A wide range of controversial dates have been proposed as the possible dates of the Roman Empire’s collapse. The list starts as early as 31 and 27 BC through 1806 and 1917 AD. This long list is compelling to different people with various views and criteria. If the date of Rome’s end is so controversial, then why shouldn’t the reasons for its decline be contentious?
Did the Roman Empire Fall Because of Barbarian Incursions?
Among the myriad explanations put forth for the decline of Rome, many focus on the most prominent one: barbarians. A large number of barbarian groups repeatedly attacked both eastern and western empires. They included Visigoths, Ostrogoths, Vandals, Huns, Franks, and Alans. This view that attributes the Roman collapse to external factors is best summarized in the words of Andre Piganiol: “Roman civilization did not die a natural death. It was murdered.”
This military interpretation holds that the Roman Empire was intrinsically powerful, but frequent external attacks chipped away at its power. Edward Gibbon said, “The Roman world was overwhelmed by a deluge of barbarians.”
Learn more about the Roman Empire’s crisis of the third century.
Economic Crises Behind the Fall of the Roman Empire
Monetary issues is another factor put forth in this regard. Arable land or available workers grew scarce, so taxes had to be reduced, which resulted in economic problems. Other explanations include depleted soil due to over-cultivation, inequality between the rich and the poor, detachment of local elites from public life, and economic recession as a result of overreliance on slave labor.
During the 3rd century, and until the 6th century, several economic and political crises put considerable pressure on the empire. A combination of severe inflation, barbarian invasions, debasement of the currency, civil wars, and destruction of farms, crops and cities all forced administrators to get more taxes from people. That, in turn, put a lot of strain on people who couldn’t produce crops due to those problems.
This is a transcript from the video series The Roman Empire: From Augustus to the Fall of Rome. Watch it now, on Wondrium.
The Role of Christianity in the Fall of the Roman Empire
Another significant factor is Christianity. When Christianity became the state religion, the Church reduced the state resources by acquiring large pieces of land and keeping the income for itself. The society had to support various members of the Church hierarchy like monks, nuns, and hermits.
Valuable resources were spent on rivalries between different sects of Christianity and the Church’s effort to suppress paganism. Another impact of Christianity was a psychological one. It put a lot of emphasis on the next life and personal salvation, weakening traditional Roman values like service to the state and civic participation. The power structure, social hierarchy, and the value system of the society changed by Christianity.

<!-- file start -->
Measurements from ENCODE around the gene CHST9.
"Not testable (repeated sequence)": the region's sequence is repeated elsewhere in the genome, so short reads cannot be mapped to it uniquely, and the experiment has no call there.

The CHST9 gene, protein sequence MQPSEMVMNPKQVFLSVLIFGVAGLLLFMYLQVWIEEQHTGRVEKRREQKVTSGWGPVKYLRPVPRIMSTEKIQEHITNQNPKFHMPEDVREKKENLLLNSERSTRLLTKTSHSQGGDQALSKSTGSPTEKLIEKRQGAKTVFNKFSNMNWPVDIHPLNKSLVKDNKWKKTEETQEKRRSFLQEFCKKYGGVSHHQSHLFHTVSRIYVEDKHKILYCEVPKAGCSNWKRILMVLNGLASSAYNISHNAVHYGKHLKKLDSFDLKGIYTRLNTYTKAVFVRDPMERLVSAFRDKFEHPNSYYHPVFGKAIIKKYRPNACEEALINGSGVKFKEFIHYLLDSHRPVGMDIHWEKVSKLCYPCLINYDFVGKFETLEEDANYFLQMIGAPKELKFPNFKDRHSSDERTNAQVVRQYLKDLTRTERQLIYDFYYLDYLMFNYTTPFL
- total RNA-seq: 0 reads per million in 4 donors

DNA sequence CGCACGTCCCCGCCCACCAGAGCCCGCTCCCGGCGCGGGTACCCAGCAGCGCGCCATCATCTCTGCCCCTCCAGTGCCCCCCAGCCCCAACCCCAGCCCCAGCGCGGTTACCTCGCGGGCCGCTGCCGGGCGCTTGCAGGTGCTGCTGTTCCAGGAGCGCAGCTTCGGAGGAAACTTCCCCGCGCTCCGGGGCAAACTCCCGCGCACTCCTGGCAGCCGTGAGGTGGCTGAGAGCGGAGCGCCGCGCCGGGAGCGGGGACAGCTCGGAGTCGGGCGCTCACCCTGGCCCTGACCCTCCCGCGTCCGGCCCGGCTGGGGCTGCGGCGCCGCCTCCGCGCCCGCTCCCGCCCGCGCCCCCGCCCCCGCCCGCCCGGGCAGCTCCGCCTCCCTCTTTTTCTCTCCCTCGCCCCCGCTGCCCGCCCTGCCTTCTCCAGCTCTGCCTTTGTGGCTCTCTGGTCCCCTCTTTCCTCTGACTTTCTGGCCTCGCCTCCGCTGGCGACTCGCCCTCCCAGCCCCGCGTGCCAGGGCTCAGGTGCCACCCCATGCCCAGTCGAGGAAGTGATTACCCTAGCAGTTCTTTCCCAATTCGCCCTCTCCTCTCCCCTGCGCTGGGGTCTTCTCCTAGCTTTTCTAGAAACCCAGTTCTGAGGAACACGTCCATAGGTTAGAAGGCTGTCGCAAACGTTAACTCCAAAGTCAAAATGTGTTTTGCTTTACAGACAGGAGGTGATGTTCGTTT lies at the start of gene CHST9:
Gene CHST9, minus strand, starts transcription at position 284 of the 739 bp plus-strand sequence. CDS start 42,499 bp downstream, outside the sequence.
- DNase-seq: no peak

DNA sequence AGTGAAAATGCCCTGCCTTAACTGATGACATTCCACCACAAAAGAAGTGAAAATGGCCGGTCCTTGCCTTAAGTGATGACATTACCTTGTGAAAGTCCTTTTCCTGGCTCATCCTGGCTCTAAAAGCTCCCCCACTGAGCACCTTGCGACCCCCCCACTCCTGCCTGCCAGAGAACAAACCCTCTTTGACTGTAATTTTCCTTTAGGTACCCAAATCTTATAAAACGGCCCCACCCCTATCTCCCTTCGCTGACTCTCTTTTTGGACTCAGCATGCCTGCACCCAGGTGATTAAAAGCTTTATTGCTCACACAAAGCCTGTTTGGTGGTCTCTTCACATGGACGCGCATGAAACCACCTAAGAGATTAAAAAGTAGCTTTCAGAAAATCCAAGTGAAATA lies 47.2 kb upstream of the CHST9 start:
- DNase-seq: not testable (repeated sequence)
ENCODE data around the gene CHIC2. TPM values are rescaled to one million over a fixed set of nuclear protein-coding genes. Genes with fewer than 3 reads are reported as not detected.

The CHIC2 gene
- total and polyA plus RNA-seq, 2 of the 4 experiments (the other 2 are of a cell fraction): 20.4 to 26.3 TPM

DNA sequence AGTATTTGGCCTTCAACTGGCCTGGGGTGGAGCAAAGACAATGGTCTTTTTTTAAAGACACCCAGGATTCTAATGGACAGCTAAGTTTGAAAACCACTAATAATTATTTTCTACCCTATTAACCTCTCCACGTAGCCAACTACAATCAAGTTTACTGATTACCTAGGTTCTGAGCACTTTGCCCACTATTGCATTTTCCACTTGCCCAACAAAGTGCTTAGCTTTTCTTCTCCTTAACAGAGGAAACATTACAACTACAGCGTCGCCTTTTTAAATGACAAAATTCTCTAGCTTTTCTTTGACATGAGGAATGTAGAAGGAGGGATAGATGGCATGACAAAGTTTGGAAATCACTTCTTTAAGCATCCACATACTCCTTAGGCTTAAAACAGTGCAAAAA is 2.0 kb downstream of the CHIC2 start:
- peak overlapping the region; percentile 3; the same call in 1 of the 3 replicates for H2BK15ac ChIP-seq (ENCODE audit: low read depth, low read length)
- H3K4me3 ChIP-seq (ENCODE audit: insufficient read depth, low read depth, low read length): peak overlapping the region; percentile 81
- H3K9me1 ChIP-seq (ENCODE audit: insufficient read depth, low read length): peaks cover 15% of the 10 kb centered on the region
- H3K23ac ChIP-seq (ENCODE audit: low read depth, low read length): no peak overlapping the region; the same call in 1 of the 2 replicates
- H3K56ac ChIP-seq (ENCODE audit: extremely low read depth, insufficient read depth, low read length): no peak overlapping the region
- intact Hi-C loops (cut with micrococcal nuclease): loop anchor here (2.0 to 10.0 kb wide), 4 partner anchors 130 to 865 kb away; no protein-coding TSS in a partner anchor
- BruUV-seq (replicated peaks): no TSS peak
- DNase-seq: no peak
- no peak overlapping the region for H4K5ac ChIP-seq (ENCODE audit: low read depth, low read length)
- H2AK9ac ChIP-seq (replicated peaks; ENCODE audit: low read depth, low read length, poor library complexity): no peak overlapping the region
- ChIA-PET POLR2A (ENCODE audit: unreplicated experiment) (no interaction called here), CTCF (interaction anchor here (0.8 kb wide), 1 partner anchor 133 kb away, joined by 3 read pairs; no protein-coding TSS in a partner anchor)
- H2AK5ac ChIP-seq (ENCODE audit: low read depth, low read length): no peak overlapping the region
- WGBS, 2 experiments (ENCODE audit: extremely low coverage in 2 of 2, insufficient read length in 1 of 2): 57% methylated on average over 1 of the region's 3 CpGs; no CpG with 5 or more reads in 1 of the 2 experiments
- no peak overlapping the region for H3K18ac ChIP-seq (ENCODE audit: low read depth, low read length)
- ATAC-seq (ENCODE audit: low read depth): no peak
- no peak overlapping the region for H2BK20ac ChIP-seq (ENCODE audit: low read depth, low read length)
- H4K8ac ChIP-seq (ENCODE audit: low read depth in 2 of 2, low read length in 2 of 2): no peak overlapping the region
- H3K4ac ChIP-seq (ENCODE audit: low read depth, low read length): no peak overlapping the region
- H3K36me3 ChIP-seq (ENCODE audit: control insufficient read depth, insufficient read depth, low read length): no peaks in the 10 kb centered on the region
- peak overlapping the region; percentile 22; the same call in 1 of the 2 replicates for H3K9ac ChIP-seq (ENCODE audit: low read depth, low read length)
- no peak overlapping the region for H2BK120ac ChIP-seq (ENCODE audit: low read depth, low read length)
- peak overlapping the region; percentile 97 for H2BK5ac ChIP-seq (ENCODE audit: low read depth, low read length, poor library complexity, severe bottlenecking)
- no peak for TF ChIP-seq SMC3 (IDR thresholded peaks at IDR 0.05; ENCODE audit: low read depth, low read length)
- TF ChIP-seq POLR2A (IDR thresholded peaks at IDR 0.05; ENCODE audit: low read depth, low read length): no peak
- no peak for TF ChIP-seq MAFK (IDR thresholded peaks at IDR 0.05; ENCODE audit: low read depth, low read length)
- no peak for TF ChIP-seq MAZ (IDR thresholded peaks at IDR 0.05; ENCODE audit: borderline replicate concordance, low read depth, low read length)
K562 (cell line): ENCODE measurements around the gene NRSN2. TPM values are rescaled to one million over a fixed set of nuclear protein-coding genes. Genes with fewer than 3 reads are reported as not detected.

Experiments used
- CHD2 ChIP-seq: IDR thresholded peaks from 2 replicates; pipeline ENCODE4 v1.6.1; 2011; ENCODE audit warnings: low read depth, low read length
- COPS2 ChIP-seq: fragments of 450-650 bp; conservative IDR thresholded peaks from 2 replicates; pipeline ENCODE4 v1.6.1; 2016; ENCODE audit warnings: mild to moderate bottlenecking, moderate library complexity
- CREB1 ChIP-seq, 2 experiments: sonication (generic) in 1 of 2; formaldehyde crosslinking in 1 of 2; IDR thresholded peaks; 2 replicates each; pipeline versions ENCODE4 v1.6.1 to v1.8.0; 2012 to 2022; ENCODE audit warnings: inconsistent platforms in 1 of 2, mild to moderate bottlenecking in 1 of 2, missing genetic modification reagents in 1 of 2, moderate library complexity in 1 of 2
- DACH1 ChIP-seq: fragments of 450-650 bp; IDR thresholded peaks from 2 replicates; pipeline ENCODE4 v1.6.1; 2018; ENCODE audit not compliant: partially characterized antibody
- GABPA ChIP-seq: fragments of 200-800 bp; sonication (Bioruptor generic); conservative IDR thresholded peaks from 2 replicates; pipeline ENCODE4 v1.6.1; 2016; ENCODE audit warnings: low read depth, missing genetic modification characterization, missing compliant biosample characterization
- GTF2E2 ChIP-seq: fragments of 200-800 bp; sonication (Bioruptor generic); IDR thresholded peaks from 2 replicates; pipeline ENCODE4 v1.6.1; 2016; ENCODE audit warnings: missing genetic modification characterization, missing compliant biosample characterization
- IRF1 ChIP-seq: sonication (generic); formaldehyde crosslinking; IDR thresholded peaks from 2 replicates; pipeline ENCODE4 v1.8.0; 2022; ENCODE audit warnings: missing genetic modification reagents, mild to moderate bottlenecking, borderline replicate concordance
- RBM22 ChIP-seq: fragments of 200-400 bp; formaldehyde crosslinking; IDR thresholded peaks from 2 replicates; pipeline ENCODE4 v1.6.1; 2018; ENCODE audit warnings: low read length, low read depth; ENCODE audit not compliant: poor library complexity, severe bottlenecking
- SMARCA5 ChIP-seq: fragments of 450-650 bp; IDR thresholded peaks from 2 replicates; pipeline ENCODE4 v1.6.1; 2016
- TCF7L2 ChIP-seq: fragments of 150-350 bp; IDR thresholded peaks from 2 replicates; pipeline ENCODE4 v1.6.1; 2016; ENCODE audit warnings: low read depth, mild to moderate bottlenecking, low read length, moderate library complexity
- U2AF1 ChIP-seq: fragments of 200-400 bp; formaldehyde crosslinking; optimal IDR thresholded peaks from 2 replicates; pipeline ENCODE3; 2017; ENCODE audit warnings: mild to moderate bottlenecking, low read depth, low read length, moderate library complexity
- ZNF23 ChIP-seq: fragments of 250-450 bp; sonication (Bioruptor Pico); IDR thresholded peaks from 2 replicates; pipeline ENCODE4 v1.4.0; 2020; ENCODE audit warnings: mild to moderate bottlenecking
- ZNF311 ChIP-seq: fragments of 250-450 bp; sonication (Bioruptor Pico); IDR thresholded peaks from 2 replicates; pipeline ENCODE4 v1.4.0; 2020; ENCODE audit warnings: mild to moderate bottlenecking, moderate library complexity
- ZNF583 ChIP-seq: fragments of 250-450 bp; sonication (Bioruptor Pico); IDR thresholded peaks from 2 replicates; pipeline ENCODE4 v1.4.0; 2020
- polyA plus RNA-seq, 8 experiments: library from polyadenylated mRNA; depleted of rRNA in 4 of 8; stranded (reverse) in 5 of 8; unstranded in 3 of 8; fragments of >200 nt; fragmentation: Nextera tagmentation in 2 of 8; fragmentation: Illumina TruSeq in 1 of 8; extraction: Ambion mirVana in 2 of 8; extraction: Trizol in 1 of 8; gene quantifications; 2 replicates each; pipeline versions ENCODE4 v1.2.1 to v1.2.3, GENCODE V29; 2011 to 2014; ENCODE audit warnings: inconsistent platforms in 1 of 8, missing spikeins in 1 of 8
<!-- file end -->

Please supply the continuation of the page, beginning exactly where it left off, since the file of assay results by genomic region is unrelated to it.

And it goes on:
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Biological Interpretations of the Roman Empire Collapse
Another interesting interpretation of the Roman Empire collapse is based on a biological model. According to this model, all nations are biologically like human beings. They are born, grow into maturity, diminish in strength, and finally die. Nothing can remain in the same state, and everything has to go through this natural progression. According to this theory, decay and decline are inevitable by-products of growth and prosperity. Gibbon has expressed it in this way:
“The decline of Rome was the natural and inevitable effect of immoderate greatness. Prosperity ripened the principle of decay; the causes of destruction multiplied with the extent of conquest; and, as soon as time or accident had removed the artificial supports, the stupendous fabric yielded to the pressure of its own weight. The story of its ruin is simple and obvious.”
Environmental Reasons for the Fall of The Roman Empire
Recently, environmental factors have also been attributed to the decline of the Roman Empire. This theory attributes both the rise and fall of Rome to ecological factors. The growth of the Roman Empire coincided with the environmental prosperity of the Mediterranean basin from the 3rd century BC until the middle of the 2nd century AD. This period of suitable environmental conditions is called the “Roman Climate Optimum”, which led to population growth and economic prosperity.
The proponents of this theory state that environmental conditions started to deteriorate around 150 AD. The climate became cold and dry, which had adverse effects on agriculture. At the same time, epidemics like the plague had struck the empire, further reducing the size of the economy and population. The last straw was the increase in global volcanic activity from the 5th century to 8th century AD. It created the Roman “Little Ice Age”, which contributed to the collapse of the Roman Empire.
Common Questions about the Fall of the Roman Empire
Different factors contributed to the fall of the Roman Empire. They include economic crises, barbarian attacks, farming issues from exhausted soil due to over-cultivation, inequality between the rich and the poor, detachment of local elites from public life, and economic recession as a result of overreliance on slave labor.
When Christianity became the state religion, the Church reduced the state resources by acquiring large pieces of land and keeping the income for itself. The society had to support various members of the Church hierarchy like monks, nuns, and hermits. Thus, probably leading to the fall of the Roman Empire.
The barbarian invasions are regarded as external factors that led to the fall of the Roman Empire. This military interpretation holds that the Roman Empire was sound, but frequent external attacks weakened its power.